The Effects of Solitary Confinement on the Neurological Processes of Inmates

Over 80,000 individuals in the United States are currently serving time in solitary confinement (American Friends Service Committee, 2021). For years, these inmates’ homes have been cramped 8×10 feet cells with nothing but a bed, a toilet, and a sink (UC Irvine School of Social Ecology, 2017). Solitary confinement is generally used as a correctional measure for offenses such as breaking prison rules, disrespecting correctional officers, or involvement in gangs. While in solitary confinement, inmates are generally held in their cells for 22 to 24 hours a day and are only permitted a few hours each day to walk around a small yard within the prison grounds. During their time in solitary, inmates are subjected to no-touch torture such as bright lights, extreme temperatures, and loud noises (American Friends Service Committee, 2021). These conditions along with a lack of human interaction cause inmates to struggle with lifelong mental illness and trauma. Amongst many other psychological symptoms, inmates in solitary confinement experience hypersensitivity to stimuli, hallucinations, and neurodegeneration. 

Figure 1. A standard solitary confinement cell is the size of a parking space and consists of a bed, a desk, a toilet, and a sink.

Solitary confinement inmates cite sensory deprivation and lack of environmental stimulation as the most difficult aspects of isolation. Individuals who are not exposed to a variety of stimuli experience impaired alertness which can result in two distinct outcomes (Grassian, 2006). The first is the inability to focus, a state which prison officials refer to as a “mental fog”. Inmates experiencing mental fog are unable to concentrate and struggle to recall their thoughts. A study of a women’s solitary confinement unit in the Federal Penitentiary found that many inmates were only able to perform tasks requiring mental energy for the first few hours of their day (Grassian, 2006). After these initial hours, they were unable to maintain attention or employ mental effort. The study also found that mental fog caused many of the women to experience severe anxiety and panic attacks.  The second possible consequence of lack of stimuli and impaired alertness is an inability to shift focus, also referred to as tunnel vision. An individual with tunnel vision becomes hyperfixated on one irritation such as a sound, sight, or smell. According to a study at a maximum security facility in Walpole, Massachusetts, over half of solitary confinement inmates reported inability to tolerate ordinary stimuli such as faucets running or lights flashing (Grassian, 2006). These stimuli, which would be insignificant to the ordinary person, cause alarm and extreme irritation among inmates. Hyperfixation can lead to psychotic disturbances, hallucinations of the stimuli, and delirium (Grassian, 2006).

According to psychiatrist Dr. Stuart Grassian, solitary confinement leads to severe hallucinations. While studying solitary confinement at Pelican Bay State Prison, Dr. Grassian found that hallucinations among inmates are extremely common, especially in those with preexisting psychological vulnerabilities such as anxiety, depression, or schizophrenia. A third of solitary inmates reported hallucinations of voices, smells, tastes, and violence. Stimuli that the inmate was already hypersensitive towards caused hallucinations which started as mild, but gradually developed, becoming more personalized and vivid. For example, during an interview for the Pelican Bay State Prison study, one inmate described seeing images of a tray of big pancakes being brought to their door. The big pancakes were then replaced with small pancakes that began to move around in a hitting motion. The inmate reported that they spent hours dwelling on if someone was trying to take their food away, as hunger was a stimuli they were already hypersensitive towards (Grassian, 2006).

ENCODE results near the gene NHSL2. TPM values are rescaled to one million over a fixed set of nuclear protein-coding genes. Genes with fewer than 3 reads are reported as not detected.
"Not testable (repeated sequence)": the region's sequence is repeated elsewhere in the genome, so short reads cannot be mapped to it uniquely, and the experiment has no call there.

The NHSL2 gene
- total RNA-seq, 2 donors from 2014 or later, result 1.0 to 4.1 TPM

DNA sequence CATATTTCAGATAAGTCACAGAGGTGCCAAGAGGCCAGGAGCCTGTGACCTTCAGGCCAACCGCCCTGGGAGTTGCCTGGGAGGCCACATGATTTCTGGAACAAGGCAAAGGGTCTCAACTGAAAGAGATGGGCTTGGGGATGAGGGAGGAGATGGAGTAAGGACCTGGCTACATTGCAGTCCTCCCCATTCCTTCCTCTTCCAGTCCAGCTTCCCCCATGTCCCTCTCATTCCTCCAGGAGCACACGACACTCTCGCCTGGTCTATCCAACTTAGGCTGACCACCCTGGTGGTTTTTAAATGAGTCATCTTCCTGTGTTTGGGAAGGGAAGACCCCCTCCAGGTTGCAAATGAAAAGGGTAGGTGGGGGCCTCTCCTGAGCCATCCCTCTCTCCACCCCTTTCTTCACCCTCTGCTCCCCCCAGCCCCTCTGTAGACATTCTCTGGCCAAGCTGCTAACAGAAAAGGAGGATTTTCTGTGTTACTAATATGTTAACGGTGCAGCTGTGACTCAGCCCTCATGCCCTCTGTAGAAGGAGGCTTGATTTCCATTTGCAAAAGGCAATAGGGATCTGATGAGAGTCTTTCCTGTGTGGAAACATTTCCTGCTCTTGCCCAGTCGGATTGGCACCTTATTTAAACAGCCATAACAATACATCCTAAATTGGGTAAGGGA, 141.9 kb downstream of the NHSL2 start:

In order to understand the impact of isolation on brain activity, Richard Smyne, a neurobiologist from Thomas Jefferson University studied the effects of isolation on mice (Heng, 2018). Smyne began with intergenerational communities of mice. After a few months, he placed a group of adult mice into individual cages to represent the transition of inmates from general population to solitary confinement. After one month of isolation, Smyne and his team observed that the neurons in the mice’s brains had shrunk by 20%. However, the neurons had a higher density of dendritic spines — neuronal bodies which create synaptic connections. The increase in spine density proved that the mices’ brains were attempting to offset the neuronal damage by increasing the amount of synaptic connections within their brains. After three months of isolation, the number of spines eventually decreased, indicating that the brain damage done was unsalvageable. Scientists hypothesize that isolation leads to similar impacts in mice and solitary confinement inmates (Sanders, 2020). These results are worrisome, especially when considering cases where inmates remain in solitary confinement for years.